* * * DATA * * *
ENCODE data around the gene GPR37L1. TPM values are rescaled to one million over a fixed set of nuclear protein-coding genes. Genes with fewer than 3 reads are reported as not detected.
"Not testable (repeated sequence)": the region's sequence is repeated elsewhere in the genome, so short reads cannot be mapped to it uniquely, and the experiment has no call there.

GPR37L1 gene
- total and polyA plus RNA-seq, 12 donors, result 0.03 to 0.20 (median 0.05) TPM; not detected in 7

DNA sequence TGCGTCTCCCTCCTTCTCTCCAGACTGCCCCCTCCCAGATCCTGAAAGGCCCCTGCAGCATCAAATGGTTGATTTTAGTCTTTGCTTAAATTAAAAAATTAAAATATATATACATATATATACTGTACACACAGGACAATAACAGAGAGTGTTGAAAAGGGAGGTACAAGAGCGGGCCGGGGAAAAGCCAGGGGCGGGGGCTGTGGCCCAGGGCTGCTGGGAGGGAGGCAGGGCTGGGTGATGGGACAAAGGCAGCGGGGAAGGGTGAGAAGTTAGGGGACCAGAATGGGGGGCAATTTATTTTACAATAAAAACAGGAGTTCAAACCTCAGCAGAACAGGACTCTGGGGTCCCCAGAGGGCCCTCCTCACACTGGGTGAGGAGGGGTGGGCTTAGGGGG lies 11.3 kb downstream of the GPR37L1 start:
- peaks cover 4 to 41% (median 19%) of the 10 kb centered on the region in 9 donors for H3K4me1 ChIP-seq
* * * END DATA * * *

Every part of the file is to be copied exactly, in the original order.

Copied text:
ENCODE data around the gene GPR37L1. TPM values are rescaled to one million over a fixed set of nuclear protein-coding genes. Genes with fewer than 3 reads are reported as not detected.
"Not testable (repeated sequence)": the region's sequence is repeated elsewhere in the genome, so short reads cannot be mapped to it uniquely, and the experiment has no call there.

GPR37L1 gene
- total and polyA plus RNA-seq, 12 donors, result 0.03 to 0.20 (median 0.05) TPM; not detected in 7

DNA sequence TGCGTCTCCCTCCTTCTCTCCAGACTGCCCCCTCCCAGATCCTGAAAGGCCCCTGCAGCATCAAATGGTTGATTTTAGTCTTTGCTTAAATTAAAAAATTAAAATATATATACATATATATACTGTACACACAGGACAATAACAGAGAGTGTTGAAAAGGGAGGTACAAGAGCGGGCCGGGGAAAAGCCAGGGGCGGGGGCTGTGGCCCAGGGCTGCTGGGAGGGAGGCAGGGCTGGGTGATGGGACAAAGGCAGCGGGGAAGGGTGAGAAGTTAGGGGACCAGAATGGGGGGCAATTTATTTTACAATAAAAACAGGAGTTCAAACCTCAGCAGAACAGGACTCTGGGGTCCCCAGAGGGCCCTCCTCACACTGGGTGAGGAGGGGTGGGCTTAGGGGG lies 11.3 kb downstream of the GPR37L1 start:
- peaks cover 4 to 41% (median 19%) of the 10 kb centered on the region in 9 donors for H3K4me1 ChIP-seq